skip navigation

Justinfo Subscribe to Stay Informed

Add your conference to our Justice Events calendar


NCJRS Abstract


Subscribe to Stay Informed
Want to be in the know? JUSTINFO is a biweekly e-newsletter containing information about new publications, events, training, funding opportunities, and Web-based resources available from the NCJRS Federal sponsors. Sign up to get JUSTINFO in your inbox.

The document referenced below is part of the NCJRS Library collection.
To conduct further searches of the collection, visit the NCJRS Abstracts Database.

How to Obtain Documents
NCJ Number: NCJ 244086   Add to Shopping cart   Find in a Library
Title: Preventing Revictimization in Teen Dating Relationships
  Document URL: PDF 
Author(s): Anne P. DePrince, Ph.D. ; Ann T. Chu, Ph.D. ; Jennifer Labus, Ph.D. ; Stephen R. Shirk, Ph.D. ; Cathryn Potter, Ph.D.
Date Published: 11/2013
Page Count: 61
  Annotation: This study compared two interventions designed to decrease teen-dating revictimization among a diverse sample of adolescent girls in the child welfare system.
Abstract: The social learning/feminist (SL/F) intervention focused on concepts derived from social learning and feminist models of risk, such as sexism and beliefs about relationships. The second intervention was the risk-detection/executive function (RD/EF) intervention, which focused on potential disruption in the ability to detect and respond to risky situation/people due to problems in executive function. The study found that adolescent girls in the RD/EF condition were nearly five times more likely not to report sexual re-victimization over the course of the study period compared to girls in the assessment-only group. A trend suggested that girls who participated in the SL/F intervention were 2.5 times more likely not to report sexual re-victimization compared to the assessment-only group. For physical re-victimization, the odds of not being physically re-victimized were three times greater in the SL/F condition and two times greater in the RD/EF condition compared to the assessment-only group. The interventions did not differ from one another in re-victimization rates. This suggests that practitioners have at least two viable options for curricula to use in engaging youth in re-victimization prevention. In addition, the groups did not differ in attendance. Adolescents attended an average of nearly 70 percent of sessions. This study has implications for assessing violence-exposure as a routine part of practice. The study enrolled 180 adolescent girls involved in the child welfare system. Participants were assessed four times, prior to intervention, immediately after intervention, and 2 months and 6 months after the intervention ended. Assessment procedures included a comprehensive battery of self-report and behavioral tasks designed to assess the processes of the two re-victimization intervention approaches. 11 tables, 5 figures, and 142 references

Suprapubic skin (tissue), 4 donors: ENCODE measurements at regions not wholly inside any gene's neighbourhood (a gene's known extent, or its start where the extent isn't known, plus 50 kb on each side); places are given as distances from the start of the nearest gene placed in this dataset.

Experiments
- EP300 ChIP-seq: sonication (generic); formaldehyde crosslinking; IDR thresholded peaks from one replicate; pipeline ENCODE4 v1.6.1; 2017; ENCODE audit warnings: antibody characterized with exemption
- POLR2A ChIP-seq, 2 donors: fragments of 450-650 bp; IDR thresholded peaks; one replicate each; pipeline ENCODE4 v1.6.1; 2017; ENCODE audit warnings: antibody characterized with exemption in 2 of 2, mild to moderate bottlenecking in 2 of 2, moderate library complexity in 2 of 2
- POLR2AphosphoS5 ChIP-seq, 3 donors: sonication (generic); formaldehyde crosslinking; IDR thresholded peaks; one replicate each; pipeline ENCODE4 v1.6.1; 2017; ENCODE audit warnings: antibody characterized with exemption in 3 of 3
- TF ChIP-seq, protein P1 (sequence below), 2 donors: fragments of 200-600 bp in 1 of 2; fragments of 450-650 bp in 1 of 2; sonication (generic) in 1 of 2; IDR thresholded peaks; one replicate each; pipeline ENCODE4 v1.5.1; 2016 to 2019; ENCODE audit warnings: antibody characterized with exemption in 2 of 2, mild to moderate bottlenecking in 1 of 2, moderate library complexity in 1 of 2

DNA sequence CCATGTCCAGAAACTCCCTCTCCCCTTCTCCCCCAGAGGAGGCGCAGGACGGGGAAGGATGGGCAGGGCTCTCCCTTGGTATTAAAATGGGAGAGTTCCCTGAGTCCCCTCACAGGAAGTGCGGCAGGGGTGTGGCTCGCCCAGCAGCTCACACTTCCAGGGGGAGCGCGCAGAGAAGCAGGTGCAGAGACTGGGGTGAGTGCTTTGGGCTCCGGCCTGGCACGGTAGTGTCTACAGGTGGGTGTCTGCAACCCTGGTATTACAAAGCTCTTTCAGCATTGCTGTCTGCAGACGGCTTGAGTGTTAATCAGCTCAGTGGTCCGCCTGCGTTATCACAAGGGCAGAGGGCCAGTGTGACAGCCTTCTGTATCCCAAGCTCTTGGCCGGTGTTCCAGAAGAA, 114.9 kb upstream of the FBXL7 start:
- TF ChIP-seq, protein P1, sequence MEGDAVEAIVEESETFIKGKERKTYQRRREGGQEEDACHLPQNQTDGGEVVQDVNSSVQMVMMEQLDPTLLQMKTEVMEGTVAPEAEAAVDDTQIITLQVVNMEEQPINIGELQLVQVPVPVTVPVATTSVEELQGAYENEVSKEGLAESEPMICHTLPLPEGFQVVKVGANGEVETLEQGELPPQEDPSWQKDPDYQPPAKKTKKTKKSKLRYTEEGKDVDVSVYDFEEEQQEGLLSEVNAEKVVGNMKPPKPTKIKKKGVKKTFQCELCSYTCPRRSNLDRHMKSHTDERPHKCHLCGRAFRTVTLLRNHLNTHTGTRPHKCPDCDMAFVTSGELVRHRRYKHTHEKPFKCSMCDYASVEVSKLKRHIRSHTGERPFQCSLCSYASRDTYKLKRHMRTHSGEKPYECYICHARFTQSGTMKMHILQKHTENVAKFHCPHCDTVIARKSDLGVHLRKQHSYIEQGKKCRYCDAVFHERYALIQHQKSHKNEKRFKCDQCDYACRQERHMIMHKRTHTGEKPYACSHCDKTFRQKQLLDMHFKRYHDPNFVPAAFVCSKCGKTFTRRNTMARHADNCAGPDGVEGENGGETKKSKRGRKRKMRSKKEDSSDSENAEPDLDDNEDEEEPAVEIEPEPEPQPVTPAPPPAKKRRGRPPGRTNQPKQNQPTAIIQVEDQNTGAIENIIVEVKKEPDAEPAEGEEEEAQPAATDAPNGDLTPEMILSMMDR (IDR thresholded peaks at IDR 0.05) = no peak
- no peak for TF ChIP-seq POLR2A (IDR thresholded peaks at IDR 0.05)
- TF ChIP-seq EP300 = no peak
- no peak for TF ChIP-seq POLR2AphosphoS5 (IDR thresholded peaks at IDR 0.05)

Main Term(s): Juvenile victims
Index Term(s): Victim services ; Effectiveness of crime prevention programs ; Multiple victimization ; Dating Violence ; Adolescents at risk ; NIJ final report
Sponsoring Agency: National Institute of Justice (NIJ)
US Department of Justice
Office of Justice Programs
United States of America
Grant Number: 2009-MU-MU-0025
Sale Source: NCJRS Photocopy Services
Box 6000
Rockville, MD 20849-6000
United States of America
Type: Program/Project Description ; Program/Project Evaluation ; Research (Applied/Empirical) ; Report (Grant Sponsored)
Country: United States of America
Language: English
  To cite this abstract, use the following link:

* A link to the full-text document is provided whenever possible. For documents not available online, a link to the publisher's web site is provided.